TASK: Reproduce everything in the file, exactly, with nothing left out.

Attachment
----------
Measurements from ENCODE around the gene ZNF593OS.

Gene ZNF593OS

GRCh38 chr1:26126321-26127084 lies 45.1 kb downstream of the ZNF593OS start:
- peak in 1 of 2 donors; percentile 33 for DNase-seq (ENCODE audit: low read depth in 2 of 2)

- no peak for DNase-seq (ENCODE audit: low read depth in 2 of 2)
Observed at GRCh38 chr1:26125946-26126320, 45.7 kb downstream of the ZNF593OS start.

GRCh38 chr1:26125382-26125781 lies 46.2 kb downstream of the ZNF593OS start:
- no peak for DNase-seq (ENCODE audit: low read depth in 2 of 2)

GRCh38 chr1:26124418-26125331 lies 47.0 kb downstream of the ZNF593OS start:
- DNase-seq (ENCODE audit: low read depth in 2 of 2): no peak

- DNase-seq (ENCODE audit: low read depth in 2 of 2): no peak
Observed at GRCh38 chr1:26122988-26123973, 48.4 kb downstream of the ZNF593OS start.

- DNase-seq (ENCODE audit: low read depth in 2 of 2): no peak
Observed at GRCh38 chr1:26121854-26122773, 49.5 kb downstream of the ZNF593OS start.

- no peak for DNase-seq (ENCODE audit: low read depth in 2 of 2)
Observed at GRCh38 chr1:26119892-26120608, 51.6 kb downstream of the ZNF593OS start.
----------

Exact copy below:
Measurements from ENCODE around the gene ZNF593OS.

Gene ZNF593OS

GRCh38 chr1:26126321-26127084 lies 45.1 kb downstream of the ZNF593OS start:
- peak in 1 of 2 donors; percentile 33 for DNase-seq (ENCODE audit: low read depth in 2 of 2)

- no peak for DNase-seq (ENCODE audit: low read depth in 2 of 2)
Observed at GRCh38 chr1:26125946-26126320, 45.7 kb downstream of the ZNF593OS start.

GRCh38 chr1:26125382-26125781 lies 46.2 kb downstream of the ZNF593OS start:
- no peak for DNase-seq (ENCODE audit: low read depth in 2 of 2)

GRCh38 chr1:26124418-26125331 lies 47.0 kb downstream of the ZNF593OS start:
- DNase-seq (ENCODE audit: low read depth in 2 of 2): no peak

- DNase-seq (ENCODE audit: low read depth in 2 of 2): no peak
Observed at GRCh38 chr1:26122988-26123973, 48.4 kb downstream of the ZNF593OS start.

- DNase-seq (ENCODE audit: low read depth in 2 of 2): no peak
Observed at GRCh38 chr1:26121854-26122773, 49.5 kb downstream of the ZNF593OS start.

- no peak for DNase-seq (ENCODE audit: low read depth in 2 of 2)
Observed at GRCh38 chr1:26119892-26120608, 51.6 kb downstream of the ZNF593OS start.